It sounds like a cliché. Plenty of people will tell you to take a break when you are fighting. But when you do take a break, you don’t feel like these breaks really helped you at all. You just end up stewing on things, and then you come back to the fight angrier than ever. So it might sound like silly advice, but that’s because most of us were never taught how to take a break. Stopping the fight is not enough, you have to do something with the time apart. So here are three tips on taking a break the right way:
Take a Break: Hit the Physical Reset Button
It will not shock anyone that when you are fighting with a significant other, you have a physical response. You might feel your face turning red with heat. You might feel your stomach getting nauseous. What most people don’t know is that emotional fights can trigger survival instincts in us. You might be having a fight/flight/freeze response when you are in the heat of the moment. So when you do take a break, it is important to hit a physical reset button. Maybe going for a run or working out. Maybe splashing some cold water on your face. This exercise could be helpful. It is important to pay attention to the physical feedback your body is giving you.
Take a Break: Focus on Your Piece of the Puzzle
A lot of us have had that experience where we get more angry the more we think about something. When you take a break, you want to make sure that you avoid blaming your partner. The more you focus on what they did to upset you, the more you will get upset. Blame will keep you deadlocked in a conflict because it keeps both of your energy focused on things outside your control. Instead, ask yourself “What was my part of the fight?” Regardless of what started the fight, ask yourself what you might have said or done that helped things spiral. Taking ownership of your own actions will go a long way from making things worse in the future. Which brings us to my last point…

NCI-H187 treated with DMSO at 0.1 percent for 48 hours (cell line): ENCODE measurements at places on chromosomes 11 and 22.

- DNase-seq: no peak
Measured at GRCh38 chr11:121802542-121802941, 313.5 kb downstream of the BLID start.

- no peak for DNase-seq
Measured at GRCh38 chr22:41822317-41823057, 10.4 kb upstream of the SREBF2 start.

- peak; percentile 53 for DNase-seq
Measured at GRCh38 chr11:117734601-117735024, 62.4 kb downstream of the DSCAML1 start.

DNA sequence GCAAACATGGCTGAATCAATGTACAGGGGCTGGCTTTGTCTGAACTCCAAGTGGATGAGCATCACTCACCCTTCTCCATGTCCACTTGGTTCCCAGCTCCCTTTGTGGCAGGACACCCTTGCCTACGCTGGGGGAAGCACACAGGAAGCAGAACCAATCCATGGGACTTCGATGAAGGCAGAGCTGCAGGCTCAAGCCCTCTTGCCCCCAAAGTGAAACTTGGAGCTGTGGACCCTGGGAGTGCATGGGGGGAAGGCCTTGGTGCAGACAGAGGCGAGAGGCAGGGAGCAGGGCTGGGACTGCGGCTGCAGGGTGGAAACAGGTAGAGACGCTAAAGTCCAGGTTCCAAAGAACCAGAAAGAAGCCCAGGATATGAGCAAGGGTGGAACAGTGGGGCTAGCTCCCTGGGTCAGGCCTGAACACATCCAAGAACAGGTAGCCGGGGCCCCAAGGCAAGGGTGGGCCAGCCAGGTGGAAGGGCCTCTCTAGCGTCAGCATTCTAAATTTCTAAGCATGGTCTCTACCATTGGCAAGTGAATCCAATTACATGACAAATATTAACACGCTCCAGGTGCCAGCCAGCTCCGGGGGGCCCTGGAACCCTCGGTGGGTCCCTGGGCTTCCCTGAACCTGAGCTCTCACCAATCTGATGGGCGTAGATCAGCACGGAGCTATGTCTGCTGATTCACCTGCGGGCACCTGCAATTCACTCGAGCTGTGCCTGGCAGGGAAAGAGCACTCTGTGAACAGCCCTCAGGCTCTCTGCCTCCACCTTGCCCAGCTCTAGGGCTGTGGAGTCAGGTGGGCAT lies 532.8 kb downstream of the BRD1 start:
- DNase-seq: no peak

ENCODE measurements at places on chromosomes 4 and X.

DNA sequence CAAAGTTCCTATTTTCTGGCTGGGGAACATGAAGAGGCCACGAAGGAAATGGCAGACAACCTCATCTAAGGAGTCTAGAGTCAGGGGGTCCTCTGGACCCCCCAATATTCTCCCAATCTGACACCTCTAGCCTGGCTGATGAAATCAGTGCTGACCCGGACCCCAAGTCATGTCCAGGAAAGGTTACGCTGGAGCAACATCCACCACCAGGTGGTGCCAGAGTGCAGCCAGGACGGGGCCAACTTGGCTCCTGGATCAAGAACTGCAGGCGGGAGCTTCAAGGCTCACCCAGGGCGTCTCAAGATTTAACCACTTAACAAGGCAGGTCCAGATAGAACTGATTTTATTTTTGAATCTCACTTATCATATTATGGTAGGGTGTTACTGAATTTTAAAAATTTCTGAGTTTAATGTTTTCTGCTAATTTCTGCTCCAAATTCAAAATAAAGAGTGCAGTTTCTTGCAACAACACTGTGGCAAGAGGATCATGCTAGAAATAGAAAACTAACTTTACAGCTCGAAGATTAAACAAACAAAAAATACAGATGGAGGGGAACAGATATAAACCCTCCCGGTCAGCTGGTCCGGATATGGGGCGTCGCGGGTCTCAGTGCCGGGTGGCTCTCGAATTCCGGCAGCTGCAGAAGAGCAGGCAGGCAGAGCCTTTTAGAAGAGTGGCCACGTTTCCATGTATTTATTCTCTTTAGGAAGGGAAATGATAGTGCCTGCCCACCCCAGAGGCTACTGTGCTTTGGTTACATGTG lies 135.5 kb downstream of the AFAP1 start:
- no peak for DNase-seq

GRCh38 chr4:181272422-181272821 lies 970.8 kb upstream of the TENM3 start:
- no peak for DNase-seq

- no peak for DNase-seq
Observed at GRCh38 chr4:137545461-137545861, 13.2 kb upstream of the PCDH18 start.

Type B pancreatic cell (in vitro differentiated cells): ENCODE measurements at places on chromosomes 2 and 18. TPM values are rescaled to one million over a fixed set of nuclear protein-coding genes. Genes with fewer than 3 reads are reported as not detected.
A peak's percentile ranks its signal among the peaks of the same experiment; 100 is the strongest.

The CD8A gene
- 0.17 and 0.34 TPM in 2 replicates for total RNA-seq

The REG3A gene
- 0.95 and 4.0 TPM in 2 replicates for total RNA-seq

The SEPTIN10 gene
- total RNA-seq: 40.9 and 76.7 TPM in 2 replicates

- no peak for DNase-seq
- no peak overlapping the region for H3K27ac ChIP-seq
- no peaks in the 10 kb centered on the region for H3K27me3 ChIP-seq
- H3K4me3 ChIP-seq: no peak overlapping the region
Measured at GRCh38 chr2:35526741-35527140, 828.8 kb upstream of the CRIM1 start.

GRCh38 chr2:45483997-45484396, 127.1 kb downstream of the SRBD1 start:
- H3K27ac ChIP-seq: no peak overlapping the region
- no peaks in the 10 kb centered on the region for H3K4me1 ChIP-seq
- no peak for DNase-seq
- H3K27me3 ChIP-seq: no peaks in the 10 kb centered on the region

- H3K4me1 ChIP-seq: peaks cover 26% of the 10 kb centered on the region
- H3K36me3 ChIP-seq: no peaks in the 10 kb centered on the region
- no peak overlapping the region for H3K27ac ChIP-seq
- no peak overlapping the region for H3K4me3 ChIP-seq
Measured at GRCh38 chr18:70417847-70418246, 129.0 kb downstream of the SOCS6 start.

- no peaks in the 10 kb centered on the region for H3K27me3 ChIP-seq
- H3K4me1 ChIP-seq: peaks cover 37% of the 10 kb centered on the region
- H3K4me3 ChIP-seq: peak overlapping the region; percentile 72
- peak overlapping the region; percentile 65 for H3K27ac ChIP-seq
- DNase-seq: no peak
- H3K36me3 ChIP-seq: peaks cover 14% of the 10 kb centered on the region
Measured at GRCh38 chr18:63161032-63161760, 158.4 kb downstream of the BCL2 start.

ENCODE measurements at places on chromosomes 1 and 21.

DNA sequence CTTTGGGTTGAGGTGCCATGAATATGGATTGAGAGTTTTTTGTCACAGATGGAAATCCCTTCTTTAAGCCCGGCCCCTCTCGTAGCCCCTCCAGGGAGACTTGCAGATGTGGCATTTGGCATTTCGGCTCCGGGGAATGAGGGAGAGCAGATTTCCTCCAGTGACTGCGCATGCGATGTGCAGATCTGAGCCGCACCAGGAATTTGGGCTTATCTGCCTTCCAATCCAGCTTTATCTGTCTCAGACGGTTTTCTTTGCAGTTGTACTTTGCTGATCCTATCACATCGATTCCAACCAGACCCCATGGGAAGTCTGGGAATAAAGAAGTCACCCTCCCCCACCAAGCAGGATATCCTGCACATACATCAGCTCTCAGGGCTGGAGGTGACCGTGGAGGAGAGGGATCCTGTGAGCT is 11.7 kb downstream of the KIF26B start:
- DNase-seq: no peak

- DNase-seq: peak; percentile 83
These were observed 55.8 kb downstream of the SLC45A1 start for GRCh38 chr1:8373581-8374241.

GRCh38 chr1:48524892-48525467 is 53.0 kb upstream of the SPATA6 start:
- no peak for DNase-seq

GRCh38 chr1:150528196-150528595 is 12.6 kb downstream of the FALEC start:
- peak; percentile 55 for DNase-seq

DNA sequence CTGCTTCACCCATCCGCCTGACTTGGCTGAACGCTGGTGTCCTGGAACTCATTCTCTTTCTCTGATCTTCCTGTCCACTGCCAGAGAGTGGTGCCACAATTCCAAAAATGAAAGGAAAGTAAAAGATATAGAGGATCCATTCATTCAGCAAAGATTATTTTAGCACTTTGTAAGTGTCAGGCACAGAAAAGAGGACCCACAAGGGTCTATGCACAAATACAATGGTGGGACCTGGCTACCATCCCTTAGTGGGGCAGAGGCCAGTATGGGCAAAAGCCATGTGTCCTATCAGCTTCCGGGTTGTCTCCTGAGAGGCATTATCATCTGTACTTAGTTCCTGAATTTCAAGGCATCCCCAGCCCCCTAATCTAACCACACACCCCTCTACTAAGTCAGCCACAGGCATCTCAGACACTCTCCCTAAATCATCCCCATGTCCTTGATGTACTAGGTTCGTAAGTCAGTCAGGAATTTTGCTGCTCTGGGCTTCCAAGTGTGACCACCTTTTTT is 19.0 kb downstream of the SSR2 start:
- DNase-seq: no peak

Take a Break but Come Back to the Fight Later
Taking a break will only be helpful if you come back to the conflict at a later point. It might feel tempting to just let things slide once everything has calmed down. However, if there is no resolution those feelings are bound to come up during your next fight. Resentments start to build when more and more feelings are suppressed. Not to mention, coming back to the fight gives you a chance to reconnect. It gives you a chance to share what was going on inside us during the fight. It gives you a chance to share what is hurting and comfort each other. Vulnerability is key when you come back together. You want to share about your inner world, not blame each other for the hurt.
If you are looking to break you pattern of fighting or reconnect with your partner, we at The Marriage & Family Clinic are here to help.
About the Author
Ryan Hicks is a licensed therapist and marriage counselor at The Marriage and Family Clinic in Denver, Colorado. He specializes in working with couples in high conflict and working with couples in the LGBTQ community. When he’s not working with couples, you’ll find him rock climbing or taking in the great outdoors of Colorado.